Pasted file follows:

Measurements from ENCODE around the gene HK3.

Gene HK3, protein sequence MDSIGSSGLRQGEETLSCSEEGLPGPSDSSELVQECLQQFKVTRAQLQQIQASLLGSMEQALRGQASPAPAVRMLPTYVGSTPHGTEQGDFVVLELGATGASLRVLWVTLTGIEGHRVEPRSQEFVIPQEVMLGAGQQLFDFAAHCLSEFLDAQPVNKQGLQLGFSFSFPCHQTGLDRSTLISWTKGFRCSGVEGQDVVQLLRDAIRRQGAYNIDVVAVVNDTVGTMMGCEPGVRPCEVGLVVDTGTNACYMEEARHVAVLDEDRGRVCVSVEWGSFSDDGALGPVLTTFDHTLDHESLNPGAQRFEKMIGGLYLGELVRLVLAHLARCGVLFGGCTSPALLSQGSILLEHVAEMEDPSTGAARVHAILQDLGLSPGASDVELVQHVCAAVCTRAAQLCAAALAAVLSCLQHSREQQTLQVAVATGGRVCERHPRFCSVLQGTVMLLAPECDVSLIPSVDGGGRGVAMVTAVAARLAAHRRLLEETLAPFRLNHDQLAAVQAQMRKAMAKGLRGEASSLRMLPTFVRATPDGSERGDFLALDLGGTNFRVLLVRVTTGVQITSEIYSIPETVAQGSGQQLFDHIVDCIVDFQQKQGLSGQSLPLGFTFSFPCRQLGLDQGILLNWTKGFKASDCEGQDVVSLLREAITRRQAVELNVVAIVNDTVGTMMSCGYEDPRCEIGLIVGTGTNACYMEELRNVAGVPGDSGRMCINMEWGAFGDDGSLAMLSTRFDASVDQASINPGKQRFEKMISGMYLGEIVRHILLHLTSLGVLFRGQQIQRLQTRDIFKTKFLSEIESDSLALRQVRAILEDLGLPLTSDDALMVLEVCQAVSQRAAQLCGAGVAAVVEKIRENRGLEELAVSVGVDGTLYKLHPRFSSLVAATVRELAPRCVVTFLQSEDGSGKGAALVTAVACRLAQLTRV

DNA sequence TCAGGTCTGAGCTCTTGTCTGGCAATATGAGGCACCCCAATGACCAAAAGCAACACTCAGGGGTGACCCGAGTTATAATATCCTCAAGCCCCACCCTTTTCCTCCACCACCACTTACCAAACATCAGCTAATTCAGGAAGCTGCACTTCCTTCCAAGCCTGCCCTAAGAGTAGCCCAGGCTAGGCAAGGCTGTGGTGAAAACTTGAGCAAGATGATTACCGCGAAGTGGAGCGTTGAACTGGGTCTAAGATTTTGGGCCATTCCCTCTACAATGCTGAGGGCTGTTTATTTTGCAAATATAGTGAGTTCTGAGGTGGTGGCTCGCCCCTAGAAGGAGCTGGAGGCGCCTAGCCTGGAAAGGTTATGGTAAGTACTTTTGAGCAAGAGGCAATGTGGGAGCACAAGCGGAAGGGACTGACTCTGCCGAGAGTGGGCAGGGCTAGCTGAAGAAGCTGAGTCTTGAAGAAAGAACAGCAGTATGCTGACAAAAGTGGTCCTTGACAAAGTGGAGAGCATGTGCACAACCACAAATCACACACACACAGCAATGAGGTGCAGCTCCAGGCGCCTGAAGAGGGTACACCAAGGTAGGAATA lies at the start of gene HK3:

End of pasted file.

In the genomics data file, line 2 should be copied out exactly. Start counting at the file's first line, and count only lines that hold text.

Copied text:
Gene HK3, protein sequence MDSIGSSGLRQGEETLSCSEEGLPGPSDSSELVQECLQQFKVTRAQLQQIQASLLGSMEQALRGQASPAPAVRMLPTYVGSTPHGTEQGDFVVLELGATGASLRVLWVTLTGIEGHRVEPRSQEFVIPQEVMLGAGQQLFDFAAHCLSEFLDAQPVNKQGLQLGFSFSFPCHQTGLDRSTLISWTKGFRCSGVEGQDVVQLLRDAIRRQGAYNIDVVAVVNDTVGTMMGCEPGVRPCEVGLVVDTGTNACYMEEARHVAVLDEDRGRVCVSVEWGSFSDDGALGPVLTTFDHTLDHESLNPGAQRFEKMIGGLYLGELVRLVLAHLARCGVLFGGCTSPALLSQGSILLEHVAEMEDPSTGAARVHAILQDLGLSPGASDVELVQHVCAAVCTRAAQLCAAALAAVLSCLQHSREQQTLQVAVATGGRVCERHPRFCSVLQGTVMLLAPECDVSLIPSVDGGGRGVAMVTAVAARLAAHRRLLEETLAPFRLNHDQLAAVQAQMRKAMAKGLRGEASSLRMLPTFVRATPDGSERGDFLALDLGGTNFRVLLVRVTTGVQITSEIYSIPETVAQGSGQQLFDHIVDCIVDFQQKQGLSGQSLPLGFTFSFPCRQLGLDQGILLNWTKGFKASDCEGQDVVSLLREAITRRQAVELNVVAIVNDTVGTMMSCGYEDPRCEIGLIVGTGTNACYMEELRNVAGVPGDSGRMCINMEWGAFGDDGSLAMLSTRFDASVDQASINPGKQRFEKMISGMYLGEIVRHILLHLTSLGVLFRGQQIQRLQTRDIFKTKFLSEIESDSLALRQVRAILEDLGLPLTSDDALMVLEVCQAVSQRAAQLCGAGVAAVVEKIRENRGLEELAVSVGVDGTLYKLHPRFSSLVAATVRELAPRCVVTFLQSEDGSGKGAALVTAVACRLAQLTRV